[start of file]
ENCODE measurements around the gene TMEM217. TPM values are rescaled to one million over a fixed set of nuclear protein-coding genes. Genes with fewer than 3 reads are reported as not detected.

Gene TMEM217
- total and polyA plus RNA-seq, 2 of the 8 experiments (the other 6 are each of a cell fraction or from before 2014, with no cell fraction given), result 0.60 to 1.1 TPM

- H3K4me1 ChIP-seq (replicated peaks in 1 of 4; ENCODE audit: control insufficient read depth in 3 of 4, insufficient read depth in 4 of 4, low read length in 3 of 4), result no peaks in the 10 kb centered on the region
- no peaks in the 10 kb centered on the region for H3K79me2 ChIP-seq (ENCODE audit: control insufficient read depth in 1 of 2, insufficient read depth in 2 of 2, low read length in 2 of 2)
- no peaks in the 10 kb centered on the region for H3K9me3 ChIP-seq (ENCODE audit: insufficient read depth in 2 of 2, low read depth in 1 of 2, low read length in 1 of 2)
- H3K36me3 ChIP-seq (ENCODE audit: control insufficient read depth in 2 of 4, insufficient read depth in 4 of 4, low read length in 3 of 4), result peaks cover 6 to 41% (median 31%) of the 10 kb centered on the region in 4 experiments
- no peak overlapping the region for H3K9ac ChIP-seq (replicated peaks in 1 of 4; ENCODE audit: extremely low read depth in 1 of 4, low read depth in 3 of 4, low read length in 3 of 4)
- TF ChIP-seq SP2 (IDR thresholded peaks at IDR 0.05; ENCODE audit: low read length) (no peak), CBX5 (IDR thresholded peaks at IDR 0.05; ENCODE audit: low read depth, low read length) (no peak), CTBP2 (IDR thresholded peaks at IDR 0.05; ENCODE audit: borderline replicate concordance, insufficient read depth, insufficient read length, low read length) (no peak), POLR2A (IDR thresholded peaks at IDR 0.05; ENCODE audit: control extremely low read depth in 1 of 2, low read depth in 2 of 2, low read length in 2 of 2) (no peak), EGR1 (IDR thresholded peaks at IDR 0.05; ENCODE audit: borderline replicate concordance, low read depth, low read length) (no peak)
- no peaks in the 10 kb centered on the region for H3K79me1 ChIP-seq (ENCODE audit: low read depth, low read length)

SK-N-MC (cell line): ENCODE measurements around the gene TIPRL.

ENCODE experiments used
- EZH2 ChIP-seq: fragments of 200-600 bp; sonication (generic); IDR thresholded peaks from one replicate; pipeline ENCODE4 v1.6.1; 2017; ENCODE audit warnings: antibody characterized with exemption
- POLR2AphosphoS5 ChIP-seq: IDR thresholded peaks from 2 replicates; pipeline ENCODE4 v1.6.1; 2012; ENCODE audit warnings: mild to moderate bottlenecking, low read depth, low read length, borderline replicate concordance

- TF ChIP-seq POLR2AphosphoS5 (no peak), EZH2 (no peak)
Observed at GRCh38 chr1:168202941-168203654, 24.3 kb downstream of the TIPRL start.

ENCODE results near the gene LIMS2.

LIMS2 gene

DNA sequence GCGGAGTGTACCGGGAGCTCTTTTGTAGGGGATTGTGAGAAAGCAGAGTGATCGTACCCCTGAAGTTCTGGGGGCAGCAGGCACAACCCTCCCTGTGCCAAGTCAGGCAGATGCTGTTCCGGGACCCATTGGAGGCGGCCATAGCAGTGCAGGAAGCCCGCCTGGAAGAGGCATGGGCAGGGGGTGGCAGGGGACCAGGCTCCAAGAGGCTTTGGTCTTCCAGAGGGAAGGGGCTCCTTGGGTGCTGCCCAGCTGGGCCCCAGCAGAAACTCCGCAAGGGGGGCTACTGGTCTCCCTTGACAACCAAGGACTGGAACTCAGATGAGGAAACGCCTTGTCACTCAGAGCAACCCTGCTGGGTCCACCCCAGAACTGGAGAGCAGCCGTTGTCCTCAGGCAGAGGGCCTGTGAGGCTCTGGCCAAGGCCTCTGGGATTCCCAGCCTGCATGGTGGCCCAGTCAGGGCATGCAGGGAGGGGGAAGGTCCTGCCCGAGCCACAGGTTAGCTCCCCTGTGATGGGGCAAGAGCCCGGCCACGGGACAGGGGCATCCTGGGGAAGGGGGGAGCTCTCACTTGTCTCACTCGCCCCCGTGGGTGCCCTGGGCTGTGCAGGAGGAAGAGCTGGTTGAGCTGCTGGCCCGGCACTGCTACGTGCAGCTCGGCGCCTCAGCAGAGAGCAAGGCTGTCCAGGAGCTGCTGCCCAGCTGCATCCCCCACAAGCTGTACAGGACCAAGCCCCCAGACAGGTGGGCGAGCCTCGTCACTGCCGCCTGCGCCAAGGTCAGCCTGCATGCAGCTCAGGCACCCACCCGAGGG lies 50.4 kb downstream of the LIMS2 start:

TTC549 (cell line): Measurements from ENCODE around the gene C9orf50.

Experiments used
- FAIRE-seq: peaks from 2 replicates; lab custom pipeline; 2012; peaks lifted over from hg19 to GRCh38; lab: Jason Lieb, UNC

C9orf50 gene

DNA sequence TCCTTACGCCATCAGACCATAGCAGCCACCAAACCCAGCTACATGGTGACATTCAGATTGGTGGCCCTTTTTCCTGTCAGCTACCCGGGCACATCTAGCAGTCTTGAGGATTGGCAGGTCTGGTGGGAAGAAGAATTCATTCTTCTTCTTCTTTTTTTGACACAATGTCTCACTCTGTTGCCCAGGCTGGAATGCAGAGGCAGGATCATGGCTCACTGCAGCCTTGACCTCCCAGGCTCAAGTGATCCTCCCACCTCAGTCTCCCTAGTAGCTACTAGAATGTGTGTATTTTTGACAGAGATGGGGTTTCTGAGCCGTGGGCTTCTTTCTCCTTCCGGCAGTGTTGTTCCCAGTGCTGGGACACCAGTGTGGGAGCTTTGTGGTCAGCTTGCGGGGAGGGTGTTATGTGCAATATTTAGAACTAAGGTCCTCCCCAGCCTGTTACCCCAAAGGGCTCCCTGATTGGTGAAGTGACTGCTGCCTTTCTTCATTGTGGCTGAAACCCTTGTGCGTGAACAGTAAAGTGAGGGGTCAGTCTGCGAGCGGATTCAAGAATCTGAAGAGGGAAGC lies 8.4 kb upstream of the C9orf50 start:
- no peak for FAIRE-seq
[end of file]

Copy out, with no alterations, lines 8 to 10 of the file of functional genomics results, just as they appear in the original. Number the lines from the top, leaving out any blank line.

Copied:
- no peak overlapping the region for H3K9ac ChIP-seq (replicated peaks in 1 of 4; ENCODE audit: extremely low read depth in 1 of 4, low read depth in 3 of 4, low read length in 3 of 4)
- TF ChIP-seq SP2 (IDR thresholded peaks at IDR 0.05; ENCODE audit: low read length) (no peak), CBX5 (IDR thresholded peaks at IDR 0.05; ENCODE audit: low read depth, low read length) (no peak), CTBP2 (IDR thresholded peaks at IDR 0.05; ENCODE audit: borderline replicate concordance, insufficient read depth, insufficient read length, low read length) (no peak), POLR2A (IDR thresholded peaks at IDR 0.05; ENCODE audit: control extremely low read depth in 1 of 2, low read depth in 2 of 2, low read length in 2 of 2) (no peak), EGR1 (IDR thresholded peaks at IDR 0.05; ENCODE audit: borderline replicate concordance, low read depth, low read length) (no peak)
- no peaks in the 10 kb centered on the region for H3K79me1 ChIP-seq (ENCODE audit: low read depth, low read length)